I am not keeping up with my Feedly at all! So I just read this and then went ahead and read her, rant, or whatever that was. She was paid money to write that. She was probably provided with copies of the books she mentions as part of this paid gig. No one can make her feel guilty about her lack of interest in cooking but herself. If she doesn’t want to cook that is fine. But to be paid to write that? What a waste. I did some snorts at all the comments (close to 500 now in total!) suggesting cookbooks or to make this or that via scracth. They clearly didn’t get it. She wants to be validated in her desire to continue following the method of cooking that was popular in the 80’s. FTR, I was born and raised by 2 working parents in the 80’s and cream of xzy soups were not common, nor was frozen premade crap. They cooked because that is what they were raised on. Home cooked meals. Dining out was a treat and that included pizza which was picked up, not delivered. What a waste.
I love your blog and your books and have used many recipes you and your family have shared. She gets it wrong implying that you and alone are cooking for the girls. It is clear to anyone who has ever taken the time knows that Andy plays an active role in all facets of the family/home life there.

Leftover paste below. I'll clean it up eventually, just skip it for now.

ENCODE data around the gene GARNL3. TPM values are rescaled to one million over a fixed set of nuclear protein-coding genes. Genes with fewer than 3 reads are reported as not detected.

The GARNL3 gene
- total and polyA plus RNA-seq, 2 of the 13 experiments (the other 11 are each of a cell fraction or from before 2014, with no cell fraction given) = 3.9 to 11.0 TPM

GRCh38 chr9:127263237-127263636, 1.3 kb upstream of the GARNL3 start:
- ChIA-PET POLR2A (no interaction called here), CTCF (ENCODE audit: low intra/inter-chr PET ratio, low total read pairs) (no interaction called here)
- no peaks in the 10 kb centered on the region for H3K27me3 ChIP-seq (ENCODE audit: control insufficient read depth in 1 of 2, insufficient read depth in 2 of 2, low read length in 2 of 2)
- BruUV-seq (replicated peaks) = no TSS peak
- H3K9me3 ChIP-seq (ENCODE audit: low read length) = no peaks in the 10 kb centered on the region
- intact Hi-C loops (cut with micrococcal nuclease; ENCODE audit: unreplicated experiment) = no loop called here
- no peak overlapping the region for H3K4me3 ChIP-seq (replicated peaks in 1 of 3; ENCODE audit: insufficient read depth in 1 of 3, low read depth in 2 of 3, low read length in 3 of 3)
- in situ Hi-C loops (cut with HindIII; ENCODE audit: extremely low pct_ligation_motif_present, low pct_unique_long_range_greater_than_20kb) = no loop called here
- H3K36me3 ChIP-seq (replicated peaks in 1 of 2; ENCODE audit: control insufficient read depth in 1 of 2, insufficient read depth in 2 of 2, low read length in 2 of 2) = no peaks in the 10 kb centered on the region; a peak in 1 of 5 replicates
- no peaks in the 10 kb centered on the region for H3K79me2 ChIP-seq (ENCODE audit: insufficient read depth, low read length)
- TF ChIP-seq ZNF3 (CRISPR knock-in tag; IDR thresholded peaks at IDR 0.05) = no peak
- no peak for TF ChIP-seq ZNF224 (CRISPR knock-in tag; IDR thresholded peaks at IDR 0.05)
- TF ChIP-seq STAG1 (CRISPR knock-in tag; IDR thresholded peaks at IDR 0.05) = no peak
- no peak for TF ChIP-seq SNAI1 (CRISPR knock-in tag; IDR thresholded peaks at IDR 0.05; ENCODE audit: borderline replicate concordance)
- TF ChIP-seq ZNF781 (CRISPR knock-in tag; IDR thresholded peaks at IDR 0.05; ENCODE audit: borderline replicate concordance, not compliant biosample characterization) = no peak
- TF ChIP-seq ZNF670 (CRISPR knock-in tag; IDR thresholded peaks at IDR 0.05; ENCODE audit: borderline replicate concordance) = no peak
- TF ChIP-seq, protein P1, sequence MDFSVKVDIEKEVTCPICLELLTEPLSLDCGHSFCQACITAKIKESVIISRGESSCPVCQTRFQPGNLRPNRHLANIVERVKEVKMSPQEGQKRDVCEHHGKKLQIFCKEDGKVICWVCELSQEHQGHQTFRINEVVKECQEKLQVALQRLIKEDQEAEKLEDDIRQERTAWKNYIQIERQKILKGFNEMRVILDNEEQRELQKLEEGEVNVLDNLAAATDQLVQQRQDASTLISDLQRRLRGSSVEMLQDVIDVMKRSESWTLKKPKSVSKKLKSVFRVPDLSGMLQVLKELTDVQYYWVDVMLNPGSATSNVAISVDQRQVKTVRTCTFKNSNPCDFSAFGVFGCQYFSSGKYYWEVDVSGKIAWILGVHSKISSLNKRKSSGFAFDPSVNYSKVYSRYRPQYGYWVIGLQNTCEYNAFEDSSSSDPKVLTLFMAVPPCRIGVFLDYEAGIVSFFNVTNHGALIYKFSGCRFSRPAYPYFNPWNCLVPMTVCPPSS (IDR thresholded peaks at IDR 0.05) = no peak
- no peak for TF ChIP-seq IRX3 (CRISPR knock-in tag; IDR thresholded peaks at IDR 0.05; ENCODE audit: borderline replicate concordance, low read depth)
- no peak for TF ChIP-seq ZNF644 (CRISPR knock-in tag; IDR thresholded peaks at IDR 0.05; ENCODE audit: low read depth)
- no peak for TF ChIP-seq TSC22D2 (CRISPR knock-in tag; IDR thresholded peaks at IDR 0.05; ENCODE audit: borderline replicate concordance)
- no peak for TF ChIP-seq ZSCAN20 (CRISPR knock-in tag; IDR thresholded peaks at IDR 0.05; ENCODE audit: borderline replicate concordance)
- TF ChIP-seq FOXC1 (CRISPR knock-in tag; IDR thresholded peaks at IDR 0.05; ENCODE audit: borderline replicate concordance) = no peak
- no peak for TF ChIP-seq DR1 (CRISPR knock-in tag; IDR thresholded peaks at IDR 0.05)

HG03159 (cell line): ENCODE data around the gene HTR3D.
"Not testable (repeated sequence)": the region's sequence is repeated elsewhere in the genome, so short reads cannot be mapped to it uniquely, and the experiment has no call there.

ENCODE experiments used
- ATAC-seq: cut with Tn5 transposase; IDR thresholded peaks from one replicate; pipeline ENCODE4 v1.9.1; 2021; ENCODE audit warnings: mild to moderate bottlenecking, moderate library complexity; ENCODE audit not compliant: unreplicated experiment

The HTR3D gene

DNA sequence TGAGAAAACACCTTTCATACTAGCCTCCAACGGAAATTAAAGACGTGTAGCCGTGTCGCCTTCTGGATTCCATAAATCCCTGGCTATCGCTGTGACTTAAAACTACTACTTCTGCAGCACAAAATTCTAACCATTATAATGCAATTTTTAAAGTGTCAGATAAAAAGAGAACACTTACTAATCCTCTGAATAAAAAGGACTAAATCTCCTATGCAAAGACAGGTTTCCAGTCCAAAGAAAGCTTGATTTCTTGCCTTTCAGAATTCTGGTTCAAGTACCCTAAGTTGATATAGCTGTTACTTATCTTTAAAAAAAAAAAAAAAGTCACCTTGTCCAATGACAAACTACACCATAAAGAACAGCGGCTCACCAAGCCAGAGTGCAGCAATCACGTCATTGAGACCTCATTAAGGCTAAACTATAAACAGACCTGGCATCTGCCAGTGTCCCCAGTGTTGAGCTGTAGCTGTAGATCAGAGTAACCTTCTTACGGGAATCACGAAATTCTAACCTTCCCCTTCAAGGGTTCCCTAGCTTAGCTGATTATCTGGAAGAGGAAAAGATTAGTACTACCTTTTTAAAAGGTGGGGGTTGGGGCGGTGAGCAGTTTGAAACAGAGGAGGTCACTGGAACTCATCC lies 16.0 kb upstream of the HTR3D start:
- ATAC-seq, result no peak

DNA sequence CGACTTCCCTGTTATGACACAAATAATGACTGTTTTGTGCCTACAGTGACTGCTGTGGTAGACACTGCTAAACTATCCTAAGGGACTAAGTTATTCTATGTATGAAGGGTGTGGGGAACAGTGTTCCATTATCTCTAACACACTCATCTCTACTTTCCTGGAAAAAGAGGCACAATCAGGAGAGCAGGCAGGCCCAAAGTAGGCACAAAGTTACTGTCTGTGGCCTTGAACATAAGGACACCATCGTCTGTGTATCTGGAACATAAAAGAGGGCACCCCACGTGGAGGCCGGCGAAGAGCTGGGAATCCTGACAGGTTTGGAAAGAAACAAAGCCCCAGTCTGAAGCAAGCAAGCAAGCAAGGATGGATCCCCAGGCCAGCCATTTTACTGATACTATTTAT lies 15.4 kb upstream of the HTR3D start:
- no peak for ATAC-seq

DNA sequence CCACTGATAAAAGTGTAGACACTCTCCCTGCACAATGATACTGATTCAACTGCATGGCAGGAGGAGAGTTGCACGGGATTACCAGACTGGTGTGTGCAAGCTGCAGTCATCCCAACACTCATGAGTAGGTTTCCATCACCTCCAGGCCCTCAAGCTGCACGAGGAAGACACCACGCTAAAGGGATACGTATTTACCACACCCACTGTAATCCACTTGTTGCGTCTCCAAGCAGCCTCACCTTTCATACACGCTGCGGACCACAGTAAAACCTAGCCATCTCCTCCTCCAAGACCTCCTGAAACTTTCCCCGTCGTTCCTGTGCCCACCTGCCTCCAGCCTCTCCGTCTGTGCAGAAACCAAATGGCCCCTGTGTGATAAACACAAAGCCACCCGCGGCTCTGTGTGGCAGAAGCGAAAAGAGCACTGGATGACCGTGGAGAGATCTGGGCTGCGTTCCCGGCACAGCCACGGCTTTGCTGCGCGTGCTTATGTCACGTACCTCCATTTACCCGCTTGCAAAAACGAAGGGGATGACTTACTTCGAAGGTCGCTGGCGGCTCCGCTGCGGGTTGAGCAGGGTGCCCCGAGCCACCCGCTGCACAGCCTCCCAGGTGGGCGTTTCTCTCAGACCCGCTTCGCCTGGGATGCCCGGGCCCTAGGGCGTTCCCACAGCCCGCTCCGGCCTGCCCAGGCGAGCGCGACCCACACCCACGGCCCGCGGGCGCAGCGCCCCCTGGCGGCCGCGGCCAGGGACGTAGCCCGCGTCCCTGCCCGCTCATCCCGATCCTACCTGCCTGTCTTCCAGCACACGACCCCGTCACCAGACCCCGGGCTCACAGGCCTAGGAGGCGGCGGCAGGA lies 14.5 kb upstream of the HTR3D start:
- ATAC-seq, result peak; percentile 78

I suport you!!
Wow…still reading comments over there. The ‘no one is my house helps (read: does it my way so I will do it all and resent the world for it)’ whiners are out in force over there too.
I took me exaclty once to understand (nearly 15 years ago) my husband is not me and I am not him and we will never do things the same way. Let it go people! Let.It.Go!!
OK, I’m going to move on now.
I meant to write this comment a week ago and then got distracted:
I read the first few lines of that article – up until she started slamming you – and then I promptly closed it. Her intention to be funny just wasn’t.
I bought your book when it came out a few years ago. I am no Suzie Homemaker, but I found your writing and recipes so accessible that I used it (and your website) all the time, and also bought your book for two friends. I’m heading over to amazon right now to buy the second. Keep doing what you’re doing!
I read that article and it made me furious. Did she even read your books or your blog? Ignore the ignorant and rock on, I say.
How strange that she lumped you into this article. I JUST started reading your blog last night. As a working mom who resents cooking every single night, I’m lovin’ this blog! I just saved a bunch of recipes that even I should be able to pull together and my picky daughter will actually eat. Also, I love your writing — it’s warm and friendly and about as far from condescending as you can get. Keep doing what you’re doing, please! 🙂
Wow. The lady doth protest too much, don’t you think?
Angry and defensive for no reason other than her own personal stuff. Don’t worry, Jenny. You’re loved and supported.